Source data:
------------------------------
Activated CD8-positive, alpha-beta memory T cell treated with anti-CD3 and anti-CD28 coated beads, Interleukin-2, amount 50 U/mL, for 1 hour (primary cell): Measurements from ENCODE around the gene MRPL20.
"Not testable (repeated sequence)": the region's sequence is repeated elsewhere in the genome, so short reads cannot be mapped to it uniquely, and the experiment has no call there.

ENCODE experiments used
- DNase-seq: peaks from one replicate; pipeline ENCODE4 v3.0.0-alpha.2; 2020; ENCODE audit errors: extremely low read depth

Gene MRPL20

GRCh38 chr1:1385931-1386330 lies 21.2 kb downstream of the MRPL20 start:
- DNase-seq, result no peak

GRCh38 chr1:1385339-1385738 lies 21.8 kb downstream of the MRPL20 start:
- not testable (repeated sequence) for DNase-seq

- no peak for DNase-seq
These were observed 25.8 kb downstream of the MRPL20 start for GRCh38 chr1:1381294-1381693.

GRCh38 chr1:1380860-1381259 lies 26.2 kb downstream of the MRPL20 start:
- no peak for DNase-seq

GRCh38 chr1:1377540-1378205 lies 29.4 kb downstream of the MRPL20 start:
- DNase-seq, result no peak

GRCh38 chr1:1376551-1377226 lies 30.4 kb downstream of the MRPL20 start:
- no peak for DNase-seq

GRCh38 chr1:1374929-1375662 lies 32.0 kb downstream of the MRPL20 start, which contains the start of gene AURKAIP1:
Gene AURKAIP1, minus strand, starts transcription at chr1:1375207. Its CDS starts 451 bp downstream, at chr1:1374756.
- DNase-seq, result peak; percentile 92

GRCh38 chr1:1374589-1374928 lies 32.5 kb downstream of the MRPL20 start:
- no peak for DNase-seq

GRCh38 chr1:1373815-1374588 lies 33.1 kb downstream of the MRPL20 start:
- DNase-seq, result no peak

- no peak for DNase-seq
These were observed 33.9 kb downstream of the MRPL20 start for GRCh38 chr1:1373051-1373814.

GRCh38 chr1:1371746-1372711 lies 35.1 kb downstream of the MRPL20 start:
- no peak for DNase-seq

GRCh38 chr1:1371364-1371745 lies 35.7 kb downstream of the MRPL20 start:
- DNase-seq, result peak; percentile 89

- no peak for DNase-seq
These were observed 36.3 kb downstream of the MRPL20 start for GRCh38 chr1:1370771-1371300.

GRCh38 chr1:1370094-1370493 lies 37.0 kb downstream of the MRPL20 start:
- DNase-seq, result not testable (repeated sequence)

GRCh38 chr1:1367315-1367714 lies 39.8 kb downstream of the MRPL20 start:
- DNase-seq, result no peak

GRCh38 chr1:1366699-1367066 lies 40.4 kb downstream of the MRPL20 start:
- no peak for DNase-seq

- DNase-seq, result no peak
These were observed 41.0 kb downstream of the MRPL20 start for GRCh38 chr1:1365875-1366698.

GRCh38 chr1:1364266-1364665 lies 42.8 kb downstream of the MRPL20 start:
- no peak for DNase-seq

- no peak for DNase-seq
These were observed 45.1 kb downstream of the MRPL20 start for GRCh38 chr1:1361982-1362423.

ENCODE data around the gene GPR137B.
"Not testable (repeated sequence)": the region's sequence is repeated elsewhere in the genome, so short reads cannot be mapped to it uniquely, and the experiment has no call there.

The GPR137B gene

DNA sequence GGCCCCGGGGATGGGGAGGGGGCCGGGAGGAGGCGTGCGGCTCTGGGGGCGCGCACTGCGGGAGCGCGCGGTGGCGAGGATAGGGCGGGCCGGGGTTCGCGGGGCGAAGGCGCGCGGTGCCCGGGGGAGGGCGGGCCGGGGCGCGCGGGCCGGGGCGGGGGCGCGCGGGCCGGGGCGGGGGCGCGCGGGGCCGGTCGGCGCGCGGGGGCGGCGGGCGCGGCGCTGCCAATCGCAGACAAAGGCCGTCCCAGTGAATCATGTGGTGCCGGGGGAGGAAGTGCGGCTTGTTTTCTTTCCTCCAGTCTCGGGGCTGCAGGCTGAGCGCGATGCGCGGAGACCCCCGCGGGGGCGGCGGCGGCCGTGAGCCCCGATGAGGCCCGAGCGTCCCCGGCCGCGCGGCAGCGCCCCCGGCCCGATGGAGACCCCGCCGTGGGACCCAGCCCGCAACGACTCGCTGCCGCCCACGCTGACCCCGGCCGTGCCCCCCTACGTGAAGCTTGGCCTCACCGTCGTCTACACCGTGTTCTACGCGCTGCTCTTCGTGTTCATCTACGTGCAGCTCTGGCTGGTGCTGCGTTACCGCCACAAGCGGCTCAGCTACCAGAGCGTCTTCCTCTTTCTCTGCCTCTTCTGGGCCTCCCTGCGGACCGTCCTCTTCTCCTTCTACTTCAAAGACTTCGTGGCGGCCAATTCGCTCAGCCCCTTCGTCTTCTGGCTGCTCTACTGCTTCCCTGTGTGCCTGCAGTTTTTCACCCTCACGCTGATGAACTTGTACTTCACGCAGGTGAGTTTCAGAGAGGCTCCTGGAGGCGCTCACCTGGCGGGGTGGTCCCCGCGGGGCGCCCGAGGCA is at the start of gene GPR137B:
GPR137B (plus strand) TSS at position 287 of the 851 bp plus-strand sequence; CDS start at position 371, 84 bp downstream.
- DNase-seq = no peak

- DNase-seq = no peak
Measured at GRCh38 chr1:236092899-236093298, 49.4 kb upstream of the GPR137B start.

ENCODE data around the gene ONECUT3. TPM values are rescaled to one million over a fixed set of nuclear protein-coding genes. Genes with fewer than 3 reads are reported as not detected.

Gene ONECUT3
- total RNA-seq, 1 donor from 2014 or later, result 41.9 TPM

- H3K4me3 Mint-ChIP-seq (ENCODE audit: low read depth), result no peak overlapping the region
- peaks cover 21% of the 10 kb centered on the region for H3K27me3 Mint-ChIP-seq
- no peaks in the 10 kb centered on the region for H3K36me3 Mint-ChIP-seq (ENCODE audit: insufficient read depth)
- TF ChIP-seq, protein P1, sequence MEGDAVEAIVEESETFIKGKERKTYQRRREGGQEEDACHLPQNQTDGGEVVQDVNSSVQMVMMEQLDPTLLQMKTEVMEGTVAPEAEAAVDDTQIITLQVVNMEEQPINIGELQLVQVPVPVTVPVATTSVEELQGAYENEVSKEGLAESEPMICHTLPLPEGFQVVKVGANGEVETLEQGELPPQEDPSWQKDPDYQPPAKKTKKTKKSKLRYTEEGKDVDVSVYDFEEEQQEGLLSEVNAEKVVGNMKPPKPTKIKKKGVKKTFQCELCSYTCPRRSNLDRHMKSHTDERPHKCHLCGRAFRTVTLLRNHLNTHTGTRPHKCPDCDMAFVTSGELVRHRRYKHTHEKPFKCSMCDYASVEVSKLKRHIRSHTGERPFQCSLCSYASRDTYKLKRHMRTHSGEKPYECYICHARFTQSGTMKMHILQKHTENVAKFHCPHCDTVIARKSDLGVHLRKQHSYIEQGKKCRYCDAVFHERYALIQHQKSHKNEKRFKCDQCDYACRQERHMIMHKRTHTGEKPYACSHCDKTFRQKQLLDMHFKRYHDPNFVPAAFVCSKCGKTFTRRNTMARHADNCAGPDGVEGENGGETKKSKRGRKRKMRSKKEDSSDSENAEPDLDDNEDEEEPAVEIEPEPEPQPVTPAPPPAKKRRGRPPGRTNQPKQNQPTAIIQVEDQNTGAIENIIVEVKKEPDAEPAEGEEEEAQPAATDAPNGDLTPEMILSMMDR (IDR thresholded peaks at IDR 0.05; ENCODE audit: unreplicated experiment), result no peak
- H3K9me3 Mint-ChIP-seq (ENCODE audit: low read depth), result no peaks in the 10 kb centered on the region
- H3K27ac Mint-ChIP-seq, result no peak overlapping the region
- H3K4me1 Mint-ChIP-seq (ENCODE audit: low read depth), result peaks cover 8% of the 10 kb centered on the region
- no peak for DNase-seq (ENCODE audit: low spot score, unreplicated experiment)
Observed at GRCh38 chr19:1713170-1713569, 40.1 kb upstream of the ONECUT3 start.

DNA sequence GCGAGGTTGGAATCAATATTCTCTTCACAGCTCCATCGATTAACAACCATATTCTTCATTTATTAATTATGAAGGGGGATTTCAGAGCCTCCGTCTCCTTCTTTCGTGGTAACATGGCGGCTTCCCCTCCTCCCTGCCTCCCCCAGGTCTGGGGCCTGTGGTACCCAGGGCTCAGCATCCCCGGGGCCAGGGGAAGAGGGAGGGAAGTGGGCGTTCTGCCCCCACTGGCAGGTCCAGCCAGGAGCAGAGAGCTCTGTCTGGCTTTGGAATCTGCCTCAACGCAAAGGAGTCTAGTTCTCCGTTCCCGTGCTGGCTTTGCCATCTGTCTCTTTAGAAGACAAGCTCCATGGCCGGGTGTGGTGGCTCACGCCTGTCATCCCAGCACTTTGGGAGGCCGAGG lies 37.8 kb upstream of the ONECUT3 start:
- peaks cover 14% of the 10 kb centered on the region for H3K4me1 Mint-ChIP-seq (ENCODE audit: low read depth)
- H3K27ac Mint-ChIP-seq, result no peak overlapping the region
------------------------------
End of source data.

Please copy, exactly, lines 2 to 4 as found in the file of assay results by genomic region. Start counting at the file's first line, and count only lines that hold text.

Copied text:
"Not testable (repeated sequence)": the region's sequence is repeated elsewhere in the genome, so short reads cannot be mapped to it uniquely, and the experiment has no call there.

ENCODE experiments used
- DNase-seq: peaks from one replicate; pipeline ENCODE4 v3.0.0-alpha.2; 2020; ENCODE audit errors: extremely low read depth